The commission charged with recommending changes to the Essential Programs and Services (EPS) funding formula has released its final report, which offers proposals for expanded pre-kindergarten programs, help for economically disadvantaged students, and teacher professional development.
The report will now go to the full Education Committee for its review.
There is a price tag for most of the recommendations made by the commission including:
Expanded summer school programs at $15 million.
Teacher professional development and collaborative time at $39 million.
Phasing out the practice of subtracting how much federal Title I money districts get from their overall EPS allocation. Districts get $44 million in Title I funds, which are aimed at helping lower-income students. Changing how that money is treated under EPS would create winners and losers statewide, if additional funding is not put into GPA to hold losers harmless.
Increase pre-kindergarten slots so they could be offered to all students who want one. More analysis is needed on exact costs.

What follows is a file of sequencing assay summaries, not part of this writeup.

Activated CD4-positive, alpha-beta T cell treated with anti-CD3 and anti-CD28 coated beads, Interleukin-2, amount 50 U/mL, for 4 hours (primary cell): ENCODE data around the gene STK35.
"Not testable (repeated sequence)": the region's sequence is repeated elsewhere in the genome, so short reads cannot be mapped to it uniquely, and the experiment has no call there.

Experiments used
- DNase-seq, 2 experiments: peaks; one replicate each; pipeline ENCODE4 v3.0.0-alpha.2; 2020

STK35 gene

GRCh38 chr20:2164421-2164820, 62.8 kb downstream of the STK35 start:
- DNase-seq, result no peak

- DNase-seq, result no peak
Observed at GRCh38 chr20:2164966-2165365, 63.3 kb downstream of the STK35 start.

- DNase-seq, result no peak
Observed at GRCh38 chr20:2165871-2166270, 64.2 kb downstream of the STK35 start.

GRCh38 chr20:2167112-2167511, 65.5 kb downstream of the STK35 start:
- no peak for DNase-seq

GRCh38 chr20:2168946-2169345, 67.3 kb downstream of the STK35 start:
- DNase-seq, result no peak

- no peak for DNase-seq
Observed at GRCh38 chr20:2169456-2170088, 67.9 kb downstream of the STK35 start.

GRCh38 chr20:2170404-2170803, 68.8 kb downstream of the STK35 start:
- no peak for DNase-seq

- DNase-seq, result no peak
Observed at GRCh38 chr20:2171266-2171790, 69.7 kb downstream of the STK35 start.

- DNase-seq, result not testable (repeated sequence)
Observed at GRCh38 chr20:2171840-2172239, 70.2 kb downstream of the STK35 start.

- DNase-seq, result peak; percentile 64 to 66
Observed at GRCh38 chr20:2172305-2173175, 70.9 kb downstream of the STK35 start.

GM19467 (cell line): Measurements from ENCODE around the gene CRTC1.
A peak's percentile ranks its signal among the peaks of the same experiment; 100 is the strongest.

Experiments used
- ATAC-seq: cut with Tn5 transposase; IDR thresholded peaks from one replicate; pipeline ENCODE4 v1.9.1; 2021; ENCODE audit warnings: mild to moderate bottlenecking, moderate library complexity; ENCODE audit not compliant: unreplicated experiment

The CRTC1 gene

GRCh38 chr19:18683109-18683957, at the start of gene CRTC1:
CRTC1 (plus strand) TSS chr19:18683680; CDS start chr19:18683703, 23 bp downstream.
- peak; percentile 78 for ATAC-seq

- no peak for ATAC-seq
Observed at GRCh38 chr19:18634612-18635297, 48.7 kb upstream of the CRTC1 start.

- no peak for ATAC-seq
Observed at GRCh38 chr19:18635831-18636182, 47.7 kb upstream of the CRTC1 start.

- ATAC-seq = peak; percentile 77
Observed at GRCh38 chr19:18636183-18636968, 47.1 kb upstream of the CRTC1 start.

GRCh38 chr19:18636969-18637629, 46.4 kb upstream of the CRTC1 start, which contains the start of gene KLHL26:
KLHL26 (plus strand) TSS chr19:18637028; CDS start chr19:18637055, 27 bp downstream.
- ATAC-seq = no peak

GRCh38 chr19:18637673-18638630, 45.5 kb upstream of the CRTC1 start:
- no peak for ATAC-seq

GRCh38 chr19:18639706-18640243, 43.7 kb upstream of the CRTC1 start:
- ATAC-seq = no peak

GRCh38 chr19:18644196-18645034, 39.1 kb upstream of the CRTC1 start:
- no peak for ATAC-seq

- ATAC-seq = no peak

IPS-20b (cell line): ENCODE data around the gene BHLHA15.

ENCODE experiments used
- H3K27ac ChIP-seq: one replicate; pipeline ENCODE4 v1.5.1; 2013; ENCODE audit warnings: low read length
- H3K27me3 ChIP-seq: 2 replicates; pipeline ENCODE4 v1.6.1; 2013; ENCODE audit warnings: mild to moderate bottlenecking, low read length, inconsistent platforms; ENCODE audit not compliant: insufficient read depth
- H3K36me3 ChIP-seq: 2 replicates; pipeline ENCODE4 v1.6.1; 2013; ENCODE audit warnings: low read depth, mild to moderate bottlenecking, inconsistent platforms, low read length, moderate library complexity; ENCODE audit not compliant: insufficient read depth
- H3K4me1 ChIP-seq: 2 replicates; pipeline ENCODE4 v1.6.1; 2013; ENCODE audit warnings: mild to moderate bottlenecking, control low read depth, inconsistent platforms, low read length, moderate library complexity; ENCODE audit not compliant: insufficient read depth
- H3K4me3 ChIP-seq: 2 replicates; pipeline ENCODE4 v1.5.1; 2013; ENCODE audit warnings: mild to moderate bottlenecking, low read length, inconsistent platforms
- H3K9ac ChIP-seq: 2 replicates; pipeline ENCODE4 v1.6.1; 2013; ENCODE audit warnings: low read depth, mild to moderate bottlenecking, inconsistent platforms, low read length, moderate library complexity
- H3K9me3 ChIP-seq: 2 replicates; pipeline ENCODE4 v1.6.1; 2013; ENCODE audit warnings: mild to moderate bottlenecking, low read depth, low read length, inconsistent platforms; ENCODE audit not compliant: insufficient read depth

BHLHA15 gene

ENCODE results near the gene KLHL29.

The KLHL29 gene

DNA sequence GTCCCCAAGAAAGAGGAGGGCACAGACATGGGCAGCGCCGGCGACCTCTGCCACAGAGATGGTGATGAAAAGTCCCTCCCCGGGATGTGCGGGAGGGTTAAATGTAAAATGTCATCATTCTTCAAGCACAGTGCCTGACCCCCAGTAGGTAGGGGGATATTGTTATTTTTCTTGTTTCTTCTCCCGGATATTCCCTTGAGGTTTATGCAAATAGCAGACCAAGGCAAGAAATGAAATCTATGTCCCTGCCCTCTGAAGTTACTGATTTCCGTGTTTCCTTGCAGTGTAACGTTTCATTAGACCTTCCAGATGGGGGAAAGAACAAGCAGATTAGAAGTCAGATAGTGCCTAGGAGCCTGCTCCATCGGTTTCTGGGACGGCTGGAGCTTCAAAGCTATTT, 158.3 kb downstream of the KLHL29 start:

The report recommends no change to the controversial Labor Market Areas that affect state aid for teacher salaries.
A phased-in change is recommended for minimum receivers of state aid that currently get 30 percent of their special education costs covered even though 100 percent was promised. The proposal says that special education funding for minimum receivers should increase by 10.3 percent for each 1 percent increase the state makes toward its required 55 percent share of the cost of K-12 education. The state currently is just under 46 percent.
The report also recommends that when calculating that 55 percent the state should not count what it contributes to the unfunded liability for teacher retirement.
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